Black Monk Time and Early Years 1964–1965
(Light in the Attic)
Even (especially?) in the '60s, having a gimmick could really help a rock band. The Monks had a great one: Five American GIs based in Germany, they wore monk robes, nooses as ties, and cut their hair into tonsures while kicking out a brutal yet fun brand of proto–garage punk. The Europeans went mad for the Monks, but the band only garnered a cult following in the States. But the list of musicians who worship the Monks runs long, including Iggy Pop, Jack White, and Colin Greenwood.
Gimmicks have their place, but ultimately it's the music that determines whether you'll give a damn decades after the recordings appeared. The Monks' only LP, 1966's Black Monk Time, stands the test of time, with impeccable military posture. "Monk Time" starts the album with fiercely urgent rhythms and vehement antiviolence rants from vocalist Gary Burger. It's one of the greatest debut openers ever, and it serves as the Monks' effective blueprint. That is, nearly everything in their arsenal is deployed percussively: banjo, guitar, organ, drums, voices.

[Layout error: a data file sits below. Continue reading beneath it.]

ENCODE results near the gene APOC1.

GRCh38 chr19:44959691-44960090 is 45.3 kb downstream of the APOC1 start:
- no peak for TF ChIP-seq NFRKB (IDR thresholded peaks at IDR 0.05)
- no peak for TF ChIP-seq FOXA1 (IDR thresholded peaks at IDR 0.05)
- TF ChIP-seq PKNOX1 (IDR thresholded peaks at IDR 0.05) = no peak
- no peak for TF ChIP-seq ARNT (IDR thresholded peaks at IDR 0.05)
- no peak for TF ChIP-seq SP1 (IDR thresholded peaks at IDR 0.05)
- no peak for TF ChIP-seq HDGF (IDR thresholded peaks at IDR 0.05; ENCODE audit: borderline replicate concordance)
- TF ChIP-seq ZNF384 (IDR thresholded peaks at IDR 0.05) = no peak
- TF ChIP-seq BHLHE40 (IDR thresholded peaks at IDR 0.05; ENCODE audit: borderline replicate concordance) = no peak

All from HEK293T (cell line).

In the mid-'60s, this was about the hardest stuff a kid could lay ears on. "Higgle-Dy - Piggle-Dy" pushes too hard, like the Seeds; repetitive as a motherfucker, but the riff and rhythm are so savagely awesome, you could rock it all day without suffering fatigue. The scouring "I Hate You" turns bile into a smile. "Oh, How to Do Now" even locks into what could be a primitive techno groove. Combine this adrenalized power with tunes that instantly nestle in your mind and beats that rouse primal energies, and you wonder if military service might be a boon to musicians' creativity. It worked out that way for the Monks, anyway.
The Early Years 1964–1965 is for hardcore fans. It's a nifty addendum to Black Monk Time, with alternate, typically more tentative takes of tracks that wound up on that magnum opus, plus songs dating back to the group's time as the Torquays. Of the previously unreleased tracks, "Pretty Suzanne" shows a prettier, more delicate side of these Yanks abroad; "Hushie Pushie" is quaintly charming, bustling skiffle with a lovely, chiming guitar motif; and "Space Age" is a kitsch, hip-swiveling Joe Meek homage that foreshadows Silver Apples' bleepy boogie.
If you can only get one, spring for Black Monk Time, an all-time classic that's aged better than most releases of its era. LITA once more offers deluxe, definitive editions of records that have languished out of print for too long.